The age of repeaters

The 1960s and ’70s were the age of repeating BB guns. CO2 had come of age, after almost dying out in the late ’50s from leaky cartridges. Crosman’s business boomed with several popular CO2 pistols like the Hahn 45 that morphed into the Model 36 Frontier. These were two Colt Single Action-looking BB revolvers that let little boys kill bad guys just like Marshal Matt Dillon killed badman Arvo Ojala every week on the opening of Gunsmoke. A lever action BB gun called the Hahn 166 Super BB Repeater was available for those boys who felt the Rifleman channeling through them.

Not to be outdone, Daisy started their Spittin’ Image line of lookalike BB guns in 1960. The first two models were the 179 pistol that copied the single action Colt, and the lever action 1894 that came a few years later. Both were repeaters that were icons of their era.

When the WW II programs like Rat Patrol gained popularity on television, Crosman reskinned their powerful but boring V350 BB gun into the M1 Carbine that captured the hearts and minds of many young boys. Even today, some of those same little boys still cling to their Crosman Carbines that look so real they could fool any armorer who doesn’t look closely.

Crosman M1 Carbine
Crosman’s M1Carbine (bottom) looks like the actual firearm. Carbine at the top made by the Inland division of General Motors.

Quick Kill

It wouldn’t do to overlook the Daisy Quick Kill program developed for the U.S. Army to prepare soldiers bound for Viet Nam to engage the enemy without using their rifle sights. This program is an outgrowth of the earlier program developed and espoused by Lucky McDaniel. Though this program didn’t advance BB gun technology in any way, it did give BB guns a broader appeal.

Lucky McDaniels kit
Lucky McDaniels kit that was made for him by Daisy. He also sold a BB gun made by Parris.

Daisy Quick Skill
Daisy’s Quick Skill kit was an attempt to convert the Army Quick Kill program to a commercial product.

Both McDaniel and Daisy tried to sell the instinct shooting concept to the public. McDaniel did it personally through his training programs that even trained famous athletes like heavyweight prizefighter Floyd Patterson. Daisy sold the Quick Skill gun as a package that relied on the purchaser to train himself. Of the two, Lucky’s was the one that endured, training thousands of shooters when all was said and done.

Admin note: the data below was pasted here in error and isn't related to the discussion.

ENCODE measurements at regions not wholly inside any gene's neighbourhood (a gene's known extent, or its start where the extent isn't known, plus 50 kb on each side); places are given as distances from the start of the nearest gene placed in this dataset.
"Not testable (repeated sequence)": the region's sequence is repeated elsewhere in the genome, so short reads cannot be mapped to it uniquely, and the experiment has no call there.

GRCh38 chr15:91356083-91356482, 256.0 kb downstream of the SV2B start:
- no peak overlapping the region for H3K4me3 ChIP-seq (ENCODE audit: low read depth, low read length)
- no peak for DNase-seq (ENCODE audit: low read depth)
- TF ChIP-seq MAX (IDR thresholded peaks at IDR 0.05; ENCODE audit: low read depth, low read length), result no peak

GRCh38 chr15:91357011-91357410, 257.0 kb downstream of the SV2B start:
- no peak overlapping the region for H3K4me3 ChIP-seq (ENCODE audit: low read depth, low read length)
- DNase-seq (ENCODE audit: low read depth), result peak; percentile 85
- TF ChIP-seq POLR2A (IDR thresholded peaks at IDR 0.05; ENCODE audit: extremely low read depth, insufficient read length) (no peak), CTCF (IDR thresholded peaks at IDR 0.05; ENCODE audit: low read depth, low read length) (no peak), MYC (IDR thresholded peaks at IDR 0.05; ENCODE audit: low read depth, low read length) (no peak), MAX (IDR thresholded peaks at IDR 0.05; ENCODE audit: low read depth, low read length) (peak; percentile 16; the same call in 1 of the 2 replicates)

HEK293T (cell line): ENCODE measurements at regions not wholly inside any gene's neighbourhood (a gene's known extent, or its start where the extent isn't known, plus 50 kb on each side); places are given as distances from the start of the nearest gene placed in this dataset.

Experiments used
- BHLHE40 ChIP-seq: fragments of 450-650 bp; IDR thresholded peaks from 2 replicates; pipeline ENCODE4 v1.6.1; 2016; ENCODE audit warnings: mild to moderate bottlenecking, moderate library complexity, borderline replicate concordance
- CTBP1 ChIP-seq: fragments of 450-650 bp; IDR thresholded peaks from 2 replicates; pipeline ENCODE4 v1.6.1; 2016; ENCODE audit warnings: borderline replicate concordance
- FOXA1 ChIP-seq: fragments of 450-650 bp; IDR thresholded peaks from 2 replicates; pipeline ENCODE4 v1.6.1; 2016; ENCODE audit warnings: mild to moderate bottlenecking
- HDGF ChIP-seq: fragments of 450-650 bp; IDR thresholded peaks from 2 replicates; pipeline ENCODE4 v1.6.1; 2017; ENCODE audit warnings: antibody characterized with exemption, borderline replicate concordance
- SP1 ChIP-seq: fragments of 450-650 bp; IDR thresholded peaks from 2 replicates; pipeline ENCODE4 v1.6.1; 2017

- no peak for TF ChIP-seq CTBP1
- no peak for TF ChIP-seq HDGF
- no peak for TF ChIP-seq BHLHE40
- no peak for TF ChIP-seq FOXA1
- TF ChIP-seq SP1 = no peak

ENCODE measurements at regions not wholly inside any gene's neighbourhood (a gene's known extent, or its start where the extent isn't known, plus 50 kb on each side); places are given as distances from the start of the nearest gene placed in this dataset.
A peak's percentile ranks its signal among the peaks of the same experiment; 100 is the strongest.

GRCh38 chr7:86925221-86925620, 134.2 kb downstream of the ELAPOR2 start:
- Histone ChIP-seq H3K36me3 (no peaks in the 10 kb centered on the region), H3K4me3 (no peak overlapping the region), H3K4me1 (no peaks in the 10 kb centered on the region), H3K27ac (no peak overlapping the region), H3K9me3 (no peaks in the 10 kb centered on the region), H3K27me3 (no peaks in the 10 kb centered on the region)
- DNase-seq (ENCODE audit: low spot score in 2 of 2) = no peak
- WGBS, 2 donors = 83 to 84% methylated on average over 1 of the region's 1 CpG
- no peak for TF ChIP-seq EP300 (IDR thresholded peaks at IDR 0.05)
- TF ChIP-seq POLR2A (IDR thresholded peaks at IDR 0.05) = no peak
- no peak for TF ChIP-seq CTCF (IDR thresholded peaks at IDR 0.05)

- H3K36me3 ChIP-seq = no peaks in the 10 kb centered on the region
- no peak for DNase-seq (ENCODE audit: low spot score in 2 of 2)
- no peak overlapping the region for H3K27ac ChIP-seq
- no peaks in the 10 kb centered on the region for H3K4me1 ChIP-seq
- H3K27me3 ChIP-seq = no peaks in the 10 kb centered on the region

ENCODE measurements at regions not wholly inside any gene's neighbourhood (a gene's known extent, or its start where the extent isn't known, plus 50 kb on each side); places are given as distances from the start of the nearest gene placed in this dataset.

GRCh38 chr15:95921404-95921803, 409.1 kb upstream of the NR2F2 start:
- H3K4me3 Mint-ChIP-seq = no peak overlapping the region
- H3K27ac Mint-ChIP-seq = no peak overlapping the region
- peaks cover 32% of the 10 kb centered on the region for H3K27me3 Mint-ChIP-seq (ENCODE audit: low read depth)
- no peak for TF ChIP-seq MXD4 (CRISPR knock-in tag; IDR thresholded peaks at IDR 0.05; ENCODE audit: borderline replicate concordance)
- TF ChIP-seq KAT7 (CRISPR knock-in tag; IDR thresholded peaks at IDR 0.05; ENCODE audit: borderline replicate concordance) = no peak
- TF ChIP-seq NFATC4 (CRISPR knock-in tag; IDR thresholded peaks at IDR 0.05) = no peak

Two major BB guns

Two BB guns from this time stand above all others. First was Crosman’s 760 Powermaster that’s called the Pumpmaster today that came out in 1966. Patterned after Remington’s slide action model 760 Gamemaster hunting rifle, the Crosman 760 multi-pump pneumatic soon rose to flagship status for the New York-based company. It shot both BBs and pellets, but the targeted customer base was far more likely to use BBs because they were more affordable. Due to its success, the 760 is still in production half a century later.

The other major BB gun is Daisy’s model 880. Since 1972, the 880 Powerline multi-pump has been delighting little boys of all ages with power and accuracy. It also is a dual ammo long gun that for some reason gets used with pellets a lot more than the 760. And, like the 760, the 880 is still in production today.

BBs get better through competition

To this point I’ve talked about the advancement of the actual BB guns. For the majority of these decades, though, the BBs themselves remained the same. They were wire chunks that were chopped up and rolled into a ball by heavy opposing steel plates. Many of them came through the process with flat spots, but since there was nothing better to compare to they were accepted.

BB flat spot
This Crosman Copperhead BB of the 1960s is typical of the quality of that day.

Then something remarkable happened. Daisy has been hosting the national BB gun championships since 1966. Shooting first at 15 feet and later revised to an international 5 meters (16 feet 5 inches) millions of children around the world have learned to shoot and to compete through this competition.

In 1959 Daisy created the model 99 BB gun for target shooting. It had a sling and target sights, but in all other ways it was a standard BB gun. The first year they offered it as a 1000-shot gravity-feed model, but then it was switched to the 50-shot forced-feed magazine that was found in guns like the Number 25.

In 1975 Daisy brought out their model 299 — an advanced version of the model 99 that was intended for competition. But it was still a plain gun in the trappings of a target model. Daisy knew that coaches around the country were testing the individual barrels of their guns and switching them out for those with the tightest internal dimensions.

So — in a Six-Sigma/Value Engineering/Japanese Management type of program, Daisy took the bull by the horns and created the BB gun that the coaches really wanted — the model 499 that is known today as the Avanti Champion 499! In 1976 they brought out this BB gun that is now revered as the world’s most accurate.